There will be quoting. Because Bray’s writing is humorous and biting and insightful, and because the best way to know if you’ll like her style is, well, by reading it. There is a plane crash, but don’t worry! The book begins, “A Word From Your Sponsor. This book begins with a plane crash. We do not want you to worry about this.  . . .  But there are survivors. You see? Already it’s a happy tale. They are all beauty queen contestants. . . . Such a happy story. And shiny, too. This story is brought to you by The Corporation: Because Your Life Can Always Be Better (TM).” Now you know: an arch tone, slightly over the top, and from the start satire about consumerism and the companies that convince is that if we just buy that terrific button down white shirt, our lives will be better. (They won’t? But I bought the shirt already!)

The crash happens in the prologue (“the pilots and copilot, whose names are not important to our tale, are trading stories with each other“) and Chapter One stars with Adina Greenberg (Miss New Hampshire) opening her eyes. Adina is a journalist and she, like us, at first views her fellow dozen-odd survivors as simply pageant girls: “the waving goddess stood outlined by the smoking metal wing as if she were a model in a showroom of plane wreckage. She was tall and tanned, her long blond hair framing her gorgeous face in messy waves. Her teeth were dazzling white.” “I want to pursue a career in the exciting world of weight-management broadcast journalism. And help kids not have cancer and stuff.” “They were both artificially tanned and beach-blond, with the same expertly layered long hair.”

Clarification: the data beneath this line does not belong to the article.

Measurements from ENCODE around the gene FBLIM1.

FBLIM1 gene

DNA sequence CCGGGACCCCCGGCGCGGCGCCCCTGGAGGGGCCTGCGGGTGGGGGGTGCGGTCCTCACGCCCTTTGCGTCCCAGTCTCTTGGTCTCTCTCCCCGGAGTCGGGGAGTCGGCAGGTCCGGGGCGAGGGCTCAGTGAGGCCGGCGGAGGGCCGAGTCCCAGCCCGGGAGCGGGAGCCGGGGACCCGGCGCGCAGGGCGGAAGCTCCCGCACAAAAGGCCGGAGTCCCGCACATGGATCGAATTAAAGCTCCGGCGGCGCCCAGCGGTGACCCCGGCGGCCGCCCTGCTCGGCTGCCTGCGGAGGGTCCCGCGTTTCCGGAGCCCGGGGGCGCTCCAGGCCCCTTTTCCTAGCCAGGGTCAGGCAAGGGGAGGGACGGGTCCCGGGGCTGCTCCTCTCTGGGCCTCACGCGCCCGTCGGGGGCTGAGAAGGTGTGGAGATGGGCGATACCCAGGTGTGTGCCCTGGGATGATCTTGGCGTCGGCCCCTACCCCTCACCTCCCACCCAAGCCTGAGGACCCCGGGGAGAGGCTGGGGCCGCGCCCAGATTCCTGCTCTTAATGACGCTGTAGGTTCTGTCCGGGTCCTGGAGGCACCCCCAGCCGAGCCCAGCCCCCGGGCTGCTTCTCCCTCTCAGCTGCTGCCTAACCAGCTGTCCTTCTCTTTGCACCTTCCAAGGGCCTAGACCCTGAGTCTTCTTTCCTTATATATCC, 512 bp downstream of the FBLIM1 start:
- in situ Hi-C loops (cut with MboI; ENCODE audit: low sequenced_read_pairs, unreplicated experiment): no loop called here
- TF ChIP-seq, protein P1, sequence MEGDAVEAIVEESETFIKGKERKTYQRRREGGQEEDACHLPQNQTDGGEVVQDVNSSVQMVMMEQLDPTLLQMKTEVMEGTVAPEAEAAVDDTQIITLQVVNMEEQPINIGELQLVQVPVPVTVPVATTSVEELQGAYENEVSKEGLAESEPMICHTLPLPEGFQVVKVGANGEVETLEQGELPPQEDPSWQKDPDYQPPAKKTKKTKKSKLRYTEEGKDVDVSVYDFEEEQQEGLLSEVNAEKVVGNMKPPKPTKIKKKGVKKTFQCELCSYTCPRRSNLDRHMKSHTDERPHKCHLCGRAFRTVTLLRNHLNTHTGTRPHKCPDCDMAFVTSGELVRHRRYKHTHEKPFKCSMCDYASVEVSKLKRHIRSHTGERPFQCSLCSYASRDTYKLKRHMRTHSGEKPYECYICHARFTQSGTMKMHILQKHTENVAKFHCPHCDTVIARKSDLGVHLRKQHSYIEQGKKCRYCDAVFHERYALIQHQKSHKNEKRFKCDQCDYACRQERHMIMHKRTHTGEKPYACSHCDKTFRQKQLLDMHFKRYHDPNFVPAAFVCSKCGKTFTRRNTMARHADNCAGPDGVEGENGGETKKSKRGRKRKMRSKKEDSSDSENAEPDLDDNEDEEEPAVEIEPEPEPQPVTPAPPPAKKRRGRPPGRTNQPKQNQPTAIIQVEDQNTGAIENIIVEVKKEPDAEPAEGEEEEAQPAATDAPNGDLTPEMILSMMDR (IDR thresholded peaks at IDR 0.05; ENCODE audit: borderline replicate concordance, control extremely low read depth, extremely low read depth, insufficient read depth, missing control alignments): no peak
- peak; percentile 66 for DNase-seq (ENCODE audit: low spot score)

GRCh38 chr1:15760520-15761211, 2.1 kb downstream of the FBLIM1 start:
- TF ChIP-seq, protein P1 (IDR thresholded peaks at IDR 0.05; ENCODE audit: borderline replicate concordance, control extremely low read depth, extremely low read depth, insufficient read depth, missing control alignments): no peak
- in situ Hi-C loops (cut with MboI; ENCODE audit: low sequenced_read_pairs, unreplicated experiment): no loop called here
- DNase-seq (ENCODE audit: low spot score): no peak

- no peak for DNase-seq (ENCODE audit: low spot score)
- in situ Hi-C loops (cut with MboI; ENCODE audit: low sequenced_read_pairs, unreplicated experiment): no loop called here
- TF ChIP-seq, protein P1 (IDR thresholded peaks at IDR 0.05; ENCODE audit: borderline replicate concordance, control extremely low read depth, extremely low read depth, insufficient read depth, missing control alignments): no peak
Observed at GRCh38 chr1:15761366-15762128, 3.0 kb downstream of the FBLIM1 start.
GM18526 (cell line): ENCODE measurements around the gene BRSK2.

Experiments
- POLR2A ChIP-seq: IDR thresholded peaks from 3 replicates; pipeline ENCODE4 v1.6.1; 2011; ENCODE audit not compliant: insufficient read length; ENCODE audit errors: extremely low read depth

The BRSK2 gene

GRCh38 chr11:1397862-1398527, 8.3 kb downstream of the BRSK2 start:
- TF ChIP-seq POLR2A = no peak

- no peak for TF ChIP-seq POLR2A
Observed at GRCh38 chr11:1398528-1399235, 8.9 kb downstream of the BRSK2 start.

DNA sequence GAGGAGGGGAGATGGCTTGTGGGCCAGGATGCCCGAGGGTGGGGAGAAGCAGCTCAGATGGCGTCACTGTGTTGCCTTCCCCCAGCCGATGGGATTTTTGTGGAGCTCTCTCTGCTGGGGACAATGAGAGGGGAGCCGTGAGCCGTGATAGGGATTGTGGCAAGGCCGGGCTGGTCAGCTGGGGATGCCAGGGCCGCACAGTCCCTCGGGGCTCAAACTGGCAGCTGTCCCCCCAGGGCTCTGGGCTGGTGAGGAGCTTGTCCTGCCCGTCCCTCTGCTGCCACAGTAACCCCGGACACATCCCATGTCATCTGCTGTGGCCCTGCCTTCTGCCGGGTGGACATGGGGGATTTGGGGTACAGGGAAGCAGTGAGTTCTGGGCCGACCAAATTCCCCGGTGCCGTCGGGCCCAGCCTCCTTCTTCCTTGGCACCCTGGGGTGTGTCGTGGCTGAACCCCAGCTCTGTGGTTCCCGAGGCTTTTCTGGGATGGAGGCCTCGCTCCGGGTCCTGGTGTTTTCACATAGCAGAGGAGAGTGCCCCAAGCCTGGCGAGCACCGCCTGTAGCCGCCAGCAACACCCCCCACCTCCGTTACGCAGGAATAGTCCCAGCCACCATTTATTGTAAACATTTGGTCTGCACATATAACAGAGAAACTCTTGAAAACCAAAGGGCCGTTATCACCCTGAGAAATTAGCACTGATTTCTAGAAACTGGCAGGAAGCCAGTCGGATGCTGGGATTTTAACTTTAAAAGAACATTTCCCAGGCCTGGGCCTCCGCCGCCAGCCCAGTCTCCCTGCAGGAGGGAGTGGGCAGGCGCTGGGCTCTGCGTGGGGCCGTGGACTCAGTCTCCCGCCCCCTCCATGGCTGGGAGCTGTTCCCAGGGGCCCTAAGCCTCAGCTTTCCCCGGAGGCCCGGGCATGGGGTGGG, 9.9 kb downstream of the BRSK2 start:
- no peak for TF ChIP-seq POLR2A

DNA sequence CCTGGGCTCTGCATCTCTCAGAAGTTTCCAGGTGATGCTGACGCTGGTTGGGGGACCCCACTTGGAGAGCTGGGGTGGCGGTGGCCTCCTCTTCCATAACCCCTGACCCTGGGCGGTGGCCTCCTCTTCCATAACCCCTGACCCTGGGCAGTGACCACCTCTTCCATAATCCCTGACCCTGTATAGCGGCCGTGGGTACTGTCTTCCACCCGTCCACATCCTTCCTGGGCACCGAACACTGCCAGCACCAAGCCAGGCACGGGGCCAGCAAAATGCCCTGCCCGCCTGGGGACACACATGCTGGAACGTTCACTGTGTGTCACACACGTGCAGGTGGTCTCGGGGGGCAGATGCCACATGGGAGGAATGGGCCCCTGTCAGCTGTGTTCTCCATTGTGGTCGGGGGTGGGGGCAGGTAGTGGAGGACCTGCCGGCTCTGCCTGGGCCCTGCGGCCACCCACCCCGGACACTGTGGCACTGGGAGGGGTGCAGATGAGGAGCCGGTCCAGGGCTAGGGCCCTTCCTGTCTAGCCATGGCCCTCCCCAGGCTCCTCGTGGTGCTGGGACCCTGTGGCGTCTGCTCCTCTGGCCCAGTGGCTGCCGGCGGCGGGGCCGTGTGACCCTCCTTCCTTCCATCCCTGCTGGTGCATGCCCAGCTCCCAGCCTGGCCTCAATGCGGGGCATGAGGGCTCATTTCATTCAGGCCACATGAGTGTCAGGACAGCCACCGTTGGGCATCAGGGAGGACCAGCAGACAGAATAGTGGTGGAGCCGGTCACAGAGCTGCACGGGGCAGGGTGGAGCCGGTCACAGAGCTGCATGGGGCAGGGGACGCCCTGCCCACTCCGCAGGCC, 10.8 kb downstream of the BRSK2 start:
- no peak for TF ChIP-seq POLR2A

As Beauty Queen progresses, the teenagers turn out to be more than Adina thinks. Taylor (Miss Texas) may eat, breathe, and drink the pageants, but she is also a leader, an organizer, and has some very interesting military skills thanks to her her general father. When days pass with no hope of rescue, it is Taylor who digs up a grub because “it’s packed with protein. My daddy says his unit had to survive on these for a whole month once.” And then — to cement her leadership status — Taylor gets Adina to be the first person to eat a grub. Shanti (Miss California) turns out to have written her junior thesis on “micro forming and sustainable agriculture. I could come up with some plans for planting a garden and constructing an irrigation system. And I know how to make a system for drinking water.” It’s like Gilligans Island, with the teens each a mixture of Ginger and the Professor.